Andrew Stull walks into a downtown Lawrence restaurant. He looks like an ordinary customer dressed in khaki pants, brown shoes and a green-and-white striped shirt.
But he’s not.
He is one of two Douglas County environmental health specialists who help ensure that restaurants, schools and concessionaires are abiding by the Kansas Food Code, which is similar to the Food and Drug Administration’s Food Code.
Stull visits restaurants both randomly and announced, and he is there for either a routine inspection or to check out a consumer’s complaint.
Upon arrival, he asks for the person in charge and notifies him or her of the visit. Then the inspection begins. He carries a clipboard to make notes and wears a fanny pack full of tools: thermometers, camera, chlorine test strips, flashlight and antibacterial wipes.
After being turned down at one downtown restaurant, a manager at The Pita Pit, 1011 Mass., allowed a photographer and reporter to tag along during a routine inspection June 22.
Food temperatures, storage
During the approximately 45-minute, mid-afternoon inspection, Stull checked food on the bar and in the freezer and cooler. He used different thermometers to check the surface and internal temperatures of food. He also checked labels inside the cooler to make sure the food was being rotated and properly stored.
Stull said he often finds food that is not at the correct temperature. For example, he said raw meat needs to be stored at temperatures below 41 degrees and soups on a stove need to be at least 135 degrees.
“That’s one of the typical ones,” he said of violations he finds. “The equipment either isn’t working properly or they have it sitting out on the counter when they should have it in the cooler.”
Another problem he often sees is storing hot food too quickly. Stull said food should be cooled in two stages. Within two hours, employees should cool food to 70 degrees, and then in the next four hours it should be 41 degrees.
“A lot of times, they have a problem with that two-hour window because at that point, you have to do something with it. You have to put it on an ice bath. You have to put it into shallower pans. You can’t just put a lid on it and put it in the fridge. You have to do something to actively cool it down faster.”
Condensation on stored food can be a giveaway to improper cooling procedures, he said.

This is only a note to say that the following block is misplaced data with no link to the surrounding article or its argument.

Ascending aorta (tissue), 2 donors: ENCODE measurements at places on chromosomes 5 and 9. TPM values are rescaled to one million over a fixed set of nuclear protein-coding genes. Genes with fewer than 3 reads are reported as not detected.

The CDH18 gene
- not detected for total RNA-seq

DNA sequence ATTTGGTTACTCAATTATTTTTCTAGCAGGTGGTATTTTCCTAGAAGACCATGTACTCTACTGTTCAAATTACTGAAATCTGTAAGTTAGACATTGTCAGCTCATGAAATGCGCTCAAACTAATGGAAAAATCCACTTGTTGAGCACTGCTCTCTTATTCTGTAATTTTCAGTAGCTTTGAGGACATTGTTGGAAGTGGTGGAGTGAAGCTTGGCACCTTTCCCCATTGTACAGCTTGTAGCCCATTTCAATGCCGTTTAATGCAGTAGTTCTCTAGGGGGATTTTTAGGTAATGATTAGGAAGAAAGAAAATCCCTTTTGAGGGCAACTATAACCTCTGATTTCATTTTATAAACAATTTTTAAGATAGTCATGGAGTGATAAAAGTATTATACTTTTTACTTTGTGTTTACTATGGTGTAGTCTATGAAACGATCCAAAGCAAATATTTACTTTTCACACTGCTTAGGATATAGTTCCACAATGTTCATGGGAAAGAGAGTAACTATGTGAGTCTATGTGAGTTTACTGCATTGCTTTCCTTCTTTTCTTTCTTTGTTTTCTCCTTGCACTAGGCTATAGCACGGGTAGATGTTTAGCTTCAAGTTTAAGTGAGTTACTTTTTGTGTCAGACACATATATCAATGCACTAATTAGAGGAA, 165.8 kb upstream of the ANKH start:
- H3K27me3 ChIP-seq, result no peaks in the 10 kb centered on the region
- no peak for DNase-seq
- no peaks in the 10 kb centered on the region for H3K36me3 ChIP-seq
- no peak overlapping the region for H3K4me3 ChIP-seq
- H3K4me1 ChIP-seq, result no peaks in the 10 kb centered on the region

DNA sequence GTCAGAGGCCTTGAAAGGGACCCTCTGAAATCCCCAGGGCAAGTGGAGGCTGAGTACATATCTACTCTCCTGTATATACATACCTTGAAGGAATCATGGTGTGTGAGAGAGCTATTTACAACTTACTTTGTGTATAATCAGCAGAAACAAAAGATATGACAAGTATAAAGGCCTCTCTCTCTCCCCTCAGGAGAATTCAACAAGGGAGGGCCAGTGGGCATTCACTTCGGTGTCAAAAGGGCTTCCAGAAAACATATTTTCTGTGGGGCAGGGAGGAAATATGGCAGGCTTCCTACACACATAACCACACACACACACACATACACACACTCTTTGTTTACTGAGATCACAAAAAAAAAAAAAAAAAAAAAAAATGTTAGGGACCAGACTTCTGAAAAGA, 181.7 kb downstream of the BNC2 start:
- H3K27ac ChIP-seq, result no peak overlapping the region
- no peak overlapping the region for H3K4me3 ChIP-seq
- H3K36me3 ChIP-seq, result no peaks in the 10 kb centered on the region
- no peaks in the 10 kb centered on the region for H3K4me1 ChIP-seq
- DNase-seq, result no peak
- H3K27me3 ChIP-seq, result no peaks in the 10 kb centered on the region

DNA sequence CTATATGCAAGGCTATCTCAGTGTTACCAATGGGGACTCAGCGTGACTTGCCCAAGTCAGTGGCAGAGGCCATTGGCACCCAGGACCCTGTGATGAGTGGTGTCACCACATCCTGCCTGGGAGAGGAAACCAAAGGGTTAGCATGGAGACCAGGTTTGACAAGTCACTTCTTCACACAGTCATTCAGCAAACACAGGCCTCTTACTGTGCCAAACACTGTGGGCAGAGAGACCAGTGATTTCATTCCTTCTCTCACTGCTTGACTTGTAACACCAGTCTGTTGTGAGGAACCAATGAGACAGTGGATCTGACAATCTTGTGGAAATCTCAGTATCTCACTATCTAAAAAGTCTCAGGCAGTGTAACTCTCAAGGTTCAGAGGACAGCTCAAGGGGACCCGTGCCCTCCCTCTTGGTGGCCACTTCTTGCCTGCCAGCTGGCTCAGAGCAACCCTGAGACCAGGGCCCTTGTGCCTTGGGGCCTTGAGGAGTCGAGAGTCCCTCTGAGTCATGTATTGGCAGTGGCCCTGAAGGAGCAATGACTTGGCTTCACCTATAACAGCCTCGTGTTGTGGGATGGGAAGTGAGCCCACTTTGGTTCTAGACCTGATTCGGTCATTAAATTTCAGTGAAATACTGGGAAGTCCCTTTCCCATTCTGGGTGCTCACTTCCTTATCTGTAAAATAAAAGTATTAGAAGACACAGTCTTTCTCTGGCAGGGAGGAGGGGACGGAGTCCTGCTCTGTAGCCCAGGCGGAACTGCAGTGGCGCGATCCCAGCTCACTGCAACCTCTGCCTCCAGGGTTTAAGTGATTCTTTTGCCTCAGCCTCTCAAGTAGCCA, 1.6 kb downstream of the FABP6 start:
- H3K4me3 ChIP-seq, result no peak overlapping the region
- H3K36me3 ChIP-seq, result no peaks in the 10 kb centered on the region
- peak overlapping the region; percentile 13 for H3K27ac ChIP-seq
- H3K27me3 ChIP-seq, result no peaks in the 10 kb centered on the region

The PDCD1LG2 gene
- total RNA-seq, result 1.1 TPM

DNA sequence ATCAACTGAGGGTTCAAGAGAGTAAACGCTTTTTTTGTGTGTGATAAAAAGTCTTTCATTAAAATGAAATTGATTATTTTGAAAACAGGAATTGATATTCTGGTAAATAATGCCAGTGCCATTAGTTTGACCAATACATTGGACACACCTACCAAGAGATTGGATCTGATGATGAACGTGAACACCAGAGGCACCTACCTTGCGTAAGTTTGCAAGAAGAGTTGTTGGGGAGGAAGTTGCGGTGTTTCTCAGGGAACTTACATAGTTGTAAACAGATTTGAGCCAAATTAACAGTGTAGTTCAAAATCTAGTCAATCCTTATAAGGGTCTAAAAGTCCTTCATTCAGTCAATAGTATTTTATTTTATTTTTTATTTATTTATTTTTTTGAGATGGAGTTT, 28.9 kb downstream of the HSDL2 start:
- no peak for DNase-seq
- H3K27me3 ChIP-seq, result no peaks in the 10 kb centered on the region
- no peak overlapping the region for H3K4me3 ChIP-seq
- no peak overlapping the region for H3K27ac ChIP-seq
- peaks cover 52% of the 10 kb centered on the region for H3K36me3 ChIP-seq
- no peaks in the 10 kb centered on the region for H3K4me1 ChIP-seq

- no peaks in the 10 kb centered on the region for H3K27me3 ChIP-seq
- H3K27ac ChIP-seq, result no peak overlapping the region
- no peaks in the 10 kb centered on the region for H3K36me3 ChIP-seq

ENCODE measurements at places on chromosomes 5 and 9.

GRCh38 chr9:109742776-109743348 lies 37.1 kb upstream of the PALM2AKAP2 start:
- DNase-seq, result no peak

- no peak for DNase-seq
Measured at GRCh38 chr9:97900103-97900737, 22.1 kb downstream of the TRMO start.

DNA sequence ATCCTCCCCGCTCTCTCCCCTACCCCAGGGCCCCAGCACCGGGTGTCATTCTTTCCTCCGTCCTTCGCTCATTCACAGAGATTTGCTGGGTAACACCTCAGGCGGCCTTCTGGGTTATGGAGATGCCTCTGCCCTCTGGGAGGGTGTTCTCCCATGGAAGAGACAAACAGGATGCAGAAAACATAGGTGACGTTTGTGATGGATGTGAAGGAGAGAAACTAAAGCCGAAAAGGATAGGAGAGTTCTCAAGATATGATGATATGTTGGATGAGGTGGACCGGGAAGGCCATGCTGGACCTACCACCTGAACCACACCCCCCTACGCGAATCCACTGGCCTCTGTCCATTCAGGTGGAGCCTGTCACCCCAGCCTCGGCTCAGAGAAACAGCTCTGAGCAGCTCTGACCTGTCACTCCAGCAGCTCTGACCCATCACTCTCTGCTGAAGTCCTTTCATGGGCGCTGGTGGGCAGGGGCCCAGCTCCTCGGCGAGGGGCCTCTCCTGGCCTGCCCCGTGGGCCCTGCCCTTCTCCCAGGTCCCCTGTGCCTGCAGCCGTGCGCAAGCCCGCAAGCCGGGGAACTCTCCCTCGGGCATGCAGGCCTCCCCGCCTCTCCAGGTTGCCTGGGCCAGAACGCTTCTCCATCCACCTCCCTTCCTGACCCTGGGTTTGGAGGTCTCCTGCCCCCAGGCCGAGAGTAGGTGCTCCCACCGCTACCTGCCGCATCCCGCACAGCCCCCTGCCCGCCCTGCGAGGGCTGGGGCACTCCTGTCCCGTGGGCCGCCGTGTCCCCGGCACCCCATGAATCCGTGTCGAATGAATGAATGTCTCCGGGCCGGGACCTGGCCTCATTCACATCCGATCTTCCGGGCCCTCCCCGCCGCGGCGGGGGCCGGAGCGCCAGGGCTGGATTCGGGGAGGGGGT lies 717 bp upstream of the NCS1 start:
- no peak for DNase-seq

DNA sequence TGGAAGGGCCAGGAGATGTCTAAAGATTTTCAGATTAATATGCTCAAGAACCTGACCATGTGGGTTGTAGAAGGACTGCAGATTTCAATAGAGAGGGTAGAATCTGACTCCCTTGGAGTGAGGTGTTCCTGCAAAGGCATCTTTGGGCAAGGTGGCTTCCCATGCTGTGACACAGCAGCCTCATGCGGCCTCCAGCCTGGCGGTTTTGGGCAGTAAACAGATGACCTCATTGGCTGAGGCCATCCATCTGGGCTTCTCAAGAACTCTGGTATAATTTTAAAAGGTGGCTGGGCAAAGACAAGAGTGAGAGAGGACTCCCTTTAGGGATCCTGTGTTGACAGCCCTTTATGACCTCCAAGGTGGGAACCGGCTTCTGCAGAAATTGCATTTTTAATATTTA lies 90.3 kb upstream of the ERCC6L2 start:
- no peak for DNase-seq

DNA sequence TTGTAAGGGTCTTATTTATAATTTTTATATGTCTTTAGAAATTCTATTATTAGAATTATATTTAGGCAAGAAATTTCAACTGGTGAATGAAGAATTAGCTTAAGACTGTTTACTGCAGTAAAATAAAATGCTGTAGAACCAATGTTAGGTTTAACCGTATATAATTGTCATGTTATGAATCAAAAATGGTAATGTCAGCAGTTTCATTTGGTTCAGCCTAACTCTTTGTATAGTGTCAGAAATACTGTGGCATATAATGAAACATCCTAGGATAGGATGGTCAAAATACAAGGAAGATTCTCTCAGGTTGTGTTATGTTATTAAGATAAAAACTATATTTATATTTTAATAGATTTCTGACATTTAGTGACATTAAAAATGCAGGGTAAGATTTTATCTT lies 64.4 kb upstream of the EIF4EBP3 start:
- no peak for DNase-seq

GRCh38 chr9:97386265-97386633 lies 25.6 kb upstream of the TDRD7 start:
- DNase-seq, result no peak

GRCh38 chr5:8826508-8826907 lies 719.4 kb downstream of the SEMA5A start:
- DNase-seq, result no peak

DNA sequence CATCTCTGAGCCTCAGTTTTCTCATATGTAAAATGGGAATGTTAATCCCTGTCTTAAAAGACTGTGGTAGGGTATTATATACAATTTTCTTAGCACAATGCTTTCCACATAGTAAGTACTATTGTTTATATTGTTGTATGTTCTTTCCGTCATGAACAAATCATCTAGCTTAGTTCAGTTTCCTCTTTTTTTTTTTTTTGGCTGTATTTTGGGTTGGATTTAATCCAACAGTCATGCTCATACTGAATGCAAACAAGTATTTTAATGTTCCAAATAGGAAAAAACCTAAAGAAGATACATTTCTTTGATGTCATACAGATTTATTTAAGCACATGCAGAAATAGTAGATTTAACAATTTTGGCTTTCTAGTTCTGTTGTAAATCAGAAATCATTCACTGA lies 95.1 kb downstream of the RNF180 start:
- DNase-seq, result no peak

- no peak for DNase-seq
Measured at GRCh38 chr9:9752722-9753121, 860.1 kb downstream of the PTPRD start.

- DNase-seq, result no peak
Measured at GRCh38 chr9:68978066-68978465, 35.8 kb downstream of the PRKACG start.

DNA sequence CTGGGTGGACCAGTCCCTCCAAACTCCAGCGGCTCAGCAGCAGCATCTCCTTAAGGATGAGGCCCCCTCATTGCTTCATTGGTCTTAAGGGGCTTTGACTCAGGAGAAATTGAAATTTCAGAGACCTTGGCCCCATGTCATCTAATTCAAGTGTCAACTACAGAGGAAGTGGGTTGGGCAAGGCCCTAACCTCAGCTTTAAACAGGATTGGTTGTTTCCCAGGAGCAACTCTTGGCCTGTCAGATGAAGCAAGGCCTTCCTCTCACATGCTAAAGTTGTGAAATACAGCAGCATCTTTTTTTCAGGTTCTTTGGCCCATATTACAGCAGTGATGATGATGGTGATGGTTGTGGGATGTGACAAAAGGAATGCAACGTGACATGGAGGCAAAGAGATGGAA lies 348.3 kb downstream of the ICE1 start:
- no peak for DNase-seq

He found no problems with food storage or temperatures during his inspection at The Pita Pit.
Sanitation, food handling
Stull used a flashlight to look inside and under trash cans, cupboards and the soda fountain. He was checking to see whether employees used plastic gloves and paper towels to wash their hands and for any signs of pests.
He often witnesses employees who don’t wash their hands before handling food.
“Hand washing is a common problem,” he said. “Where they are sweeping the floor and then they go to make a sandwich and they don’t wash their hands before they put the gloves on to work with the food.”
The Pita Pit was given a critical mark during the inspection because an employee handled money and then put on plastic gloves without washing his hands.
“That’s kind of a big one that we see a lot,” Stull said.
The employee also was given a critical mark for having a drink above the food preparation area.
“You don’t want to store it above the food. You want to store it below the food,” Stull said, adding that there also should be a lid and straw.
The restaurant also was given two noncritical marks. One mark was for no paper towels in the food preparation or kitchen areas. Employees were using a towel to dry their hands. Stull said if food establishments use towels, then they should be used only once.
The Pita Pit managers did not return calls for comment on the inspection.
Stull said he isn’t out to get anybody. In fact, he sees himself as an educator first and then as an enforcer.
“You are not there all of the time. You are just really there to try to build a relationship with them to try to let them know that you have their best interest in mind,” Stull said.
The Lawrence-Douglas County Health Department’s goal is to visit food establishments at least twice a year even though state regulations just require an annual visit.
“That is, I think, that commitment we bring to the program,” said Dan Partridge, health department director. “The less frequently they see an inspector, the greater the risk of things going wrong.”